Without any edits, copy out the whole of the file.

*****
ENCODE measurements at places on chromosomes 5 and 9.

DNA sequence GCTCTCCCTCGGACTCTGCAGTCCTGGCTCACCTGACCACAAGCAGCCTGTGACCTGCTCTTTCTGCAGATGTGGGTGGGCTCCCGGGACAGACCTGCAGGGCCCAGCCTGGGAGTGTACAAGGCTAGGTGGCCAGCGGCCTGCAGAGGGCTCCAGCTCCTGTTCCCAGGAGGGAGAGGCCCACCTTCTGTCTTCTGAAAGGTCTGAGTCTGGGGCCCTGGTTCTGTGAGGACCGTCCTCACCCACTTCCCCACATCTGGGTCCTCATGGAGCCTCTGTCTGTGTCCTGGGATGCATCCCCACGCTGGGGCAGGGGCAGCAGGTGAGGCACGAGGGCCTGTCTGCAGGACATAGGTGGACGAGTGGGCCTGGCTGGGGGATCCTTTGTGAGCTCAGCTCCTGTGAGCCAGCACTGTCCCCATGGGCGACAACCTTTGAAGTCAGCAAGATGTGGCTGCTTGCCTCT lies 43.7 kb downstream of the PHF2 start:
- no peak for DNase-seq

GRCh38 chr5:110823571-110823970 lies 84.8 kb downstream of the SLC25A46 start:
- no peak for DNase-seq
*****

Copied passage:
ENCODE measurements at places on chromosomes 5 and 9.

DNA sequence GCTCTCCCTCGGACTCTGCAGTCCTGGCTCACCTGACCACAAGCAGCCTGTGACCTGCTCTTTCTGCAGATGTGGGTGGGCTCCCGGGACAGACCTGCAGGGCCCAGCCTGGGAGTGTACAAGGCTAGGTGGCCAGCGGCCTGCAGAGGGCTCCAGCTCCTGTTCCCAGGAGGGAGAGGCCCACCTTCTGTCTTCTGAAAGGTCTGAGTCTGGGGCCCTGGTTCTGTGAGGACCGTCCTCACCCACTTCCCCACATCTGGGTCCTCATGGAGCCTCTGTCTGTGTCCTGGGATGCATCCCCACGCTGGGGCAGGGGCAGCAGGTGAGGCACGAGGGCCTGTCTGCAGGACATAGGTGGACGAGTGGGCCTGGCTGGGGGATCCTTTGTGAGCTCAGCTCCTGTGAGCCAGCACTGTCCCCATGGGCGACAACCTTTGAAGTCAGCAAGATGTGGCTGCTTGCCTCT lies 43.7 kb downstream of the PHF2 start:
- no peak for DNase-seq

GRCh38 chr5:110823571-110823970 lies 84.8 kb downstream of the SLC25A46 start:
- no peak for DNase-seq